In all honestly the greatest achievement here is the deft way in which Coppola handles her characters. She was able to both satirize them and their really quite frightening disregard of common moral guidelines and delve deeply into her subjects. Bling Ring laughs at these people but never thinks of them as jokes. There’s a real effort made here to make them more than just caricatures of gossip obsessed teens. A good point of comparison would be Harmony Korin’s film from earlier this year, Spring Breakers. While that film aimed for a very cold and disaffected atmosphere with its quite two dimensional characters, The Bling Ring went for something quite different and actually flesh out it’s characters.

It seems a bit redundant at this point to talk about how freaking gorgeous a Sophia Coppola film is, but here I am doing it anyways. I mean, it’s really sublime. The work the cinematographer, Harris Savides, and Coppola put into this film really shows. Through their brilliant direction they were able to capture the shallow horror of the celebrity obsessed lifestyle these characters live in, and create something quite amazing to behold.

In many ways these elements all meld into something of a horror story. It shows the terror of celebrity’s magnetizing allure. The stars that we see on the silver screen or hear in our headphones are the beautiful and rich people through which we compare ourselves. They seem so perfect, having so much fun without a care in the world. Why aren’t we like that? We’re stuck here in our normal lives while they’re living life at it’s most glamorous: the designer clothes, the parties in Vegas, and the famous friends. This dream can act as something like a siren’s call on us, whispering in our ear and driving us to do some really quite stupid and immoral things. It’s a fascinating thing to behold and luckily Coppola was there to show it to us in all it’s train wreak like glory.

Rating: 4 out of 5

The Perks of Being a Wallflower Review

It took me a long time to work up the courage to see this film, not because of the content, but because I was terrified that it was going to unabashedly destroy my perception of the book. Call me Obama and let me be clear- The Perks of Being a Wallflower may soon join the ranks of great american novels along with The Catcher In the Rye and To Kill a Mockingbird. The book portrays 21st century society through the eyes of a child in a manner both honest and hauntingly resonant. Everyone can relate to it and everyone will be touched in at least some small way. Please, please do yourself a favor and read the book. You will not regret it.

Fine. But what of the film?

Directed by the original author, Steven Chbosky and staring Percy Jackson, Hermione Granger, and a young Keanu Reeves, the film captures the struggles of a standoffish teenager as he deals with sex, drugs, prejudice, love, relationships, and the Rocky Horror Picture Show. I am glad to say that my reluctance was for naught as Chbosky’s adaptation brilliantly recaptures the spirit of the original and brings this touching story to a new audience. I cannot recall the last time I felt such profound, genuine emotion from a movie, and for that reason Perks is high in the running for my favorite film of the year.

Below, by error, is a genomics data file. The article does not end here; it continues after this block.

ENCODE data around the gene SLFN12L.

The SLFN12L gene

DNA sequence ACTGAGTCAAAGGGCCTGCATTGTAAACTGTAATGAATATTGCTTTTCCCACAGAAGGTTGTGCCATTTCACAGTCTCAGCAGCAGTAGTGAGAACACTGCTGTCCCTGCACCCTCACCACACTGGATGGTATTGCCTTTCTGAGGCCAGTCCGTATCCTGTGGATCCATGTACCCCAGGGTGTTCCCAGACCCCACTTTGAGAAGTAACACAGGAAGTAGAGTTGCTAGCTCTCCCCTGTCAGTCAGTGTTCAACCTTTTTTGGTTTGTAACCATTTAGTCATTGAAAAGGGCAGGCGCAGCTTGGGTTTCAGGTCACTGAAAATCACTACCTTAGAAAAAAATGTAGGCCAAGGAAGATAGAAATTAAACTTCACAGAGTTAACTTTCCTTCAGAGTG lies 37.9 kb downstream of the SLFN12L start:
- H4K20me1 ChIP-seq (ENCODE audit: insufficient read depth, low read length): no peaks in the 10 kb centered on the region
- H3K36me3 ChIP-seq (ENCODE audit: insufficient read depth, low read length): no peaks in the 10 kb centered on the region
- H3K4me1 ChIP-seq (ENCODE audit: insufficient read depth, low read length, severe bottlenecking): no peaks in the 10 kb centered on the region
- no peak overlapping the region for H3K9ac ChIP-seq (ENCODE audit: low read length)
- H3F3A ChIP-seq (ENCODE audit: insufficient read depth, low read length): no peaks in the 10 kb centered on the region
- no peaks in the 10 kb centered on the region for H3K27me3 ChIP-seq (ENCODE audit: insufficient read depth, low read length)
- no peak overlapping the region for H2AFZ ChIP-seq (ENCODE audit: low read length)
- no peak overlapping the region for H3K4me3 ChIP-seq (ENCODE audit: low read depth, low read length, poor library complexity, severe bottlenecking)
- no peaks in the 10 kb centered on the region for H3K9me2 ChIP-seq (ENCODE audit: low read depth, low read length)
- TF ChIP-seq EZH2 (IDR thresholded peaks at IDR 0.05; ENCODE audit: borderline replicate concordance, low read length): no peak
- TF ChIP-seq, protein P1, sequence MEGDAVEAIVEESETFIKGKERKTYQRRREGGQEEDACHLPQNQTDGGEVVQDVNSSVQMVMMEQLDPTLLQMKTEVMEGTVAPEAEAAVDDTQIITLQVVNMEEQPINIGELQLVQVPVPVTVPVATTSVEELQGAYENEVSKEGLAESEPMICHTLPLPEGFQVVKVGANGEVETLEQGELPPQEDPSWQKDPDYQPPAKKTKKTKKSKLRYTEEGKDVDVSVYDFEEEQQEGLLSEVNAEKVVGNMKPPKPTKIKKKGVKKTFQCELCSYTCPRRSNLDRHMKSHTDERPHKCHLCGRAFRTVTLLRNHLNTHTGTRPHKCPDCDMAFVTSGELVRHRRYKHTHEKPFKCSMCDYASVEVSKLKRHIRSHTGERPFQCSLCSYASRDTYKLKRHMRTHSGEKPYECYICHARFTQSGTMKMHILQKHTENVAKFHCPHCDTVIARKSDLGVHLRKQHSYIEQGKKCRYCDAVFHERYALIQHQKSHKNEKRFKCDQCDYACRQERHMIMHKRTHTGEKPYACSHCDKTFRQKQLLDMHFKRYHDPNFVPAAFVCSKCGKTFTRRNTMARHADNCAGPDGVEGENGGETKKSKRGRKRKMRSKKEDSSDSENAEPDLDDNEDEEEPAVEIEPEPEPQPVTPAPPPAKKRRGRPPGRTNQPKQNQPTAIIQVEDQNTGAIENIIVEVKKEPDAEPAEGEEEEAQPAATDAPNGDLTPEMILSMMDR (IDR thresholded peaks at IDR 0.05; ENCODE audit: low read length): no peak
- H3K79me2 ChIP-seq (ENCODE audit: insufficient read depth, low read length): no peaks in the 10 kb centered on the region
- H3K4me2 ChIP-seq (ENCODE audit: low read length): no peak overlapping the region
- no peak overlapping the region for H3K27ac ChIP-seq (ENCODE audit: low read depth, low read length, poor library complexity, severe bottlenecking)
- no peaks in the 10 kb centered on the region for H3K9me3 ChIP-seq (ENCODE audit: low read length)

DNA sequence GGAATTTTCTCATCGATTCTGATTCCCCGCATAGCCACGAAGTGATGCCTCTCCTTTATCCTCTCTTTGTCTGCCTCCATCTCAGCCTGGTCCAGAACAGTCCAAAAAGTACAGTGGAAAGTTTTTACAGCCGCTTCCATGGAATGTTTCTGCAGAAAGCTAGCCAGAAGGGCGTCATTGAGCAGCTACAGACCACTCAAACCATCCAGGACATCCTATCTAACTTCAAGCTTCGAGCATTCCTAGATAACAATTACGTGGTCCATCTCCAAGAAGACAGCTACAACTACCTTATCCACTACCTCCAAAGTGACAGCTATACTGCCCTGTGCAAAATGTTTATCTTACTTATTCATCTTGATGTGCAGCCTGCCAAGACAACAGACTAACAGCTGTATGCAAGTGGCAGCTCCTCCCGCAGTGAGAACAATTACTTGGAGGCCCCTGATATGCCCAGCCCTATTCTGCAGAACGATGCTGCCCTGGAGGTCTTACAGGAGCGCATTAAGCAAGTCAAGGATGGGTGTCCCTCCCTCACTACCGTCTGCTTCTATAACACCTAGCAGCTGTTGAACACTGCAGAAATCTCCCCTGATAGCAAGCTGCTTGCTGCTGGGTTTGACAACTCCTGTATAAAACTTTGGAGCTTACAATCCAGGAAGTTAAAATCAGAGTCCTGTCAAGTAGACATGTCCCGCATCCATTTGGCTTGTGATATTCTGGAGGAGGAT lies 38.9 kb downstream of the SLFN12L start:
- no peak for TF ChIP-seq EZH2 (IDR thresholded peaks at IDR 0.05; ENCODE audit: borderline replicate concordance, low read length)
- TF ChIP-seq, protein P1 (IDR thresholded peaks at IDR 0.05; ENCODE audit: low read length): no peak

Chbosky’s cinematography is competent yet unremarkable, which perhaps allows for a tighter focus on the story and characters. I did find it interesting, however, that the film’s universe seemed to be an idealized, perhaps even romanticized, depiction of small town America. I wouldn’t go so far as to say the bright colors and clean, crisp use of line and space suggest a cartoonish element, but the apparent lightness of atmosphere contrasts nicely with the sometimes morbid subject matter and keeps the tone from becoming too grim.

Logan Lerman as Charlie and Ezra Miller as Partick both deliver outstanding performances. These young men have bright futures in the industry judging by their ability to infect the audience with authentic emotions which I haven’t seen in film for a long time. Strangely, the supposed heavyweight, Emma Watson, delivers a somewhat stilled performance and seems to be holding something back, perhaps for fear of letting slip her British accent which keen ears might pick up on at certain parts in the film. It’s not as though her performance was bad by any means, but when compared to the knockout performances of Lerman and Miller, she’s a Hershey kiss to their fondue fountain.

Concerning the story, the film is similar to the novel, intricately incorporating multiple story lines as seen from Charlie’s perspective. However, I did want to see a more in-depth view of the Charlie’s family dynamics and the consequences of certain events. For instance, the novel portrays Charlie’s father as a much more emotional and fragile man than how he appears in the film. As such, Charlie’s relationship with his parents is almost completely omitted. Likewise, the interactions between Charlie’s immediate family and his extended family could have been further explored and would have provided more context into Charlie’s shyness.

The only real qualm I have about the film is that it’s charm and meaning may not bridge the generational gap between us millennials and our parents, for the simple reason that they may not have the same perception of high school and of American society as we do. Then again, it’s not really for them; it’s for us. The novel, and naturally the film, was intended to capture a specific place in time where unique struggles and conflicts occur which resonate specifically with our generation.

I you’re like me and are worried that the film will ruin your perception of the novel *cough* Vampire Hunter *cough* rest assured that it will not. If you’re emotional be prepared to cry and if you’re cerebral be prepared to think. You might just find that there’s a little piece of Charlie in you, and when you find it, The Perks of Being a Wallflower will remind you that you’re not alone.

Rating: 4 out of 5